What Happens to a Statute Declared to be Unconstitutional?

Editor’s note: This article was originally posted October 8, 2015.

by Jennifer Gilroy and Michele Brown

Several years ago, a librarian at the Sturm College of Law (at the University of Denver) called our office to ask what happens to a statute when it is declared by an appellate court to be unconstitutional. Perhaps he figured the revisor of statutes would simply and unceremoniously strike it from the books. Or maybe he thought that the legislature would automatically know and run a bill to repeal the offending provision of law. But it doesn’t exactly work that way. In fact, Colorado has several “unconstitutional” laws still on the books.

To understand the reason for this phenomenon, it’s necessary to go back to basic 8th grade American Government class. State government, like the federal government, is split into three branches: The executive branch, the judicial branch, and the legislative branch. One cannot do the work of the others. While the executive branch may enforce the law and the judicial branch interpret the law, only the legislative branch may write the law or, in this case, repeal it. Therefore, despite the fact that the highest court in the land may have determined that a Colorado statute (or a section of the state constitution) is unconstitutional, only the legislature may take the statute off the books by bill. The constitution may only be amended—even if the amendment is to remove a provision declared to be unconstitutional—if the change is approved by a majority of voters voting on a ballot measure or on a measure referred to the voters by the General Assembly. The court cannot require the repeal.

Legislators in the Colorado General Assembly may introduce only five bills during each regular legislative session. (See Joint Rule 24 (b)(1)(A)). As a result, many legislators who have so many things they want to accomplish during their brief, term-limited tenure at the state capitol may not want to “spend” one of their five bills on a housekeeping matter, as it were. Are you starting to see why some of these laws linger on the books long after they should? In fact, in Colorado dozens of statutory and constitutional provisions that have been held to be unconstitutional still remain on the books.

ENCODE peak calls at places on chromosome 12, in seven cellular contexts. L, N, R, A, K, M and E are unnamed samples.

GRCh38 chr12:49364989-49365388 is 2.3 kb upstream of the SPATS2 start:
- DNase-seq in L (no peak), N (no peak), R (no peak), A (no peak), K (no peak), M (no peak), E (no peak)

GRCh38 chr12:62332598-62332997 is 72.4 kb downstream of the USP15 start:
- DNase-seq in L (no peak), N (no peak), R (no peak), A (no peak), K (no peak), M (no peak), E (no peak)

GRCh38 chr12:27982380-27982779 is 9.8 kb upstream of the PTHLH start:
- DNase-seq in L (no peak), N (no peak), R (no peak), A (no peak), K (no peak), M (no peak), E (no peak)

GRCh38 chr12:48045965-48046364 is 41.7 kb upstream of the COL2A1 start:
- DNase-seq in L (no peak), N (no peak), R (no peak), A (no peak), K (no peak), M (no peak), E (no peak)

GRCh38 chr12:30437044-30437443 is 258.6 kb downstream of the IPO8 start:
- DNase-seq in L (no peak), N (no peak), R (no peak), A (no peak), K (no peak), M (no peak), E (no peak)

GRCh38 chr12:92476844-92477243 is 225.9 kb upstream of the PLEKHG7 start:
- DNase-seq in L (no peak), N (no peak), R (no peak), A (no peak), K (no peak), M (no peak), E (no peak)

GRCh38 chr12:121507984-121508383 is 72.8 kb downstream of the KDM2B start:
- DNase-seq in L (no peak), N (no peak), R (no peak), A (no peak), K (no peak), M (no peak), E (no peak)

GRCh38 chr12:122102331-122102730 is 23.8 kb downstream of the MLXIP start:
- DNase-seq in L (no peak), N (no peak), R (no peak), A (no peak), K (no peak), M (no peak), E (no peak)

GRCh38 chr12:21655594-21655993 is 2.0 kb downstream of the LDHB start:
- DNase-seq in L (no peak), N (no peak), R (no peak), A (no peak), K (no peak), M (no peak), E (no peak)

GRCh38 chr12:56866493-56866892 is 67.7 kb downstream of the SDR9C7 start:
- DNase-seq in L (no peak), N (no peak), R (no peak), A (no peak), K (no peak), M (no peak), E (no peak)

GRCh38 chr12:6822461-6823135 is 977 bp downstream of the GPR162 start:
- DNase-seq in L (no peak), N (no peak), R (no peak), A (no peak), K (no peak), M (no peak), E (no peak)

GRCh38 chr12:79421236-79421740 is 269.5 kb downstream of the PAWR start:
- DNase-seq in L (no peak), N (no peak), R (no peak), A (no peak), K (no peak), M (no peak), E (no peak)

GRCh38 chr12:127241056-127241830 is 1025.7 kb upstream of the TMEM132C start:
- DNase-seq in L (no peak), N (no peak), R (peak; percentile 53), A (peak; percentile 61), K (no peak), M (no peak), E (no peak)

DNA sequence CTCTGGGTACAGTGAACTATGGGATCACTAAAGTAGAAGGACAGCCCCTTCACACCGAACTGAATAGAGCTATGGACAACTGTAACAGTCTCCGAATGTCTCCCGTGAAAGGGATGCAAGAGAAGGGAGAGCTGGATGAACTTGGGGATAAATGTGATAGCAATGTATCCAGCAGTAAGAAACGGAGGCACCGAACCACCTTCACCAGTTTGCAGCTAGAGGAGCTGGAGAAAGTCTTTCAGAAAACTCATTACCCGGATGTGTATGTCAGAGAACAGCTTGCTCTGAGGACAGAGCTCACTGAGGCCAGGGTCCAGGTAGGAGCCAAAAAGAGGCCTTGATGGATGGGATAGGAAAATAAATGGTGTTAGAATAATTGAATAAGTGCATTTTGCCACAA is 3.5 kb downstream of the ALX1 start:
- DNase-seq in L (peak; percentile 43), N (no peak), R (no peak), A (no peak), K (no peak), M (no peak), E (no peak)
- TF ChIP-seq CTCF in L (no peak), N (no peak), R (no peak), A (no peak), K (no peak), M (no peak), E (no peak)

How does the average reader of our laws, then, know whether a statute (or constitutional provision) is really “good law?” The General Assembly’s legal staff at the Office of Legislative Legal Services vigilantly reads all of the appellate opinions issued by the Colorado Court of Appeals, the Colorado Supreme Court, the United States District Court for the District of Colorado, the United States Court of Appeals for the 10th Circuit, and the United States Supreme Court looking for opinions construing Colorado’s law and, in particular, opinions declaring any provision of Colorado law unconstitutional. The Office’s legislative lawyers and legislative editors write brief summaries of every court’s holding that interprets a provision of Colorado law. These “annotations,” as they are called, are then published in the official Colorado Revised Statutes (also found online) immediately following the section of law that is the subject of the court’s ruling.

If the court has actually determined that the provision of law is unconstitutional, the Legal Services staff will include a special editor’s note to that effect, which the reader will see immediately following the source note at the end of the section of law. The editor’s note notifies the reader that this provision has been held to be unconstitutional and provides the citation to the case so construing the law. The staff will also include an editor’s note if, for example, the U.S. Supreme Court has determined another state’s statute to be unconstitutional and that state’s statute is substantially similar to a Colorado statute. [For an example, see the editor’s note regarding an Arizona statute after §18-1.3-1201]

But unless it’s reported in the news, how does a legislator know that one of Colorado’s laws has been found to be unconstitutional? Well, in addition to writing annotations and editor’s notes regarding the court’s holding, the Legal Services staff also provides the members of the state legislature with a quarterly report of recent judicial opinions of note. The Notice of Judicial Opinions provides the members with information about recently issued appellate court opinions construing Colorado law and, if any opinion addresses the constitutionality of a state law, it is highlighted in the report. Through this report, members of the legislature are notified that an appellate court has determined that a law on the books is unconstitutional and is therefore “ripe” for repeal. Finally, Legal Services staff also tweets about significant court rulings when they are released.

The decision whether to sponsor a bill that would repeal an unconstitutional law is ultimately the decision of each individual legislator. Nevertheless, so long as an unconstitutional law remains on the books, the editor’s notes and the annotations will notify the reader of the court’s decision and, by extension, the status of the law.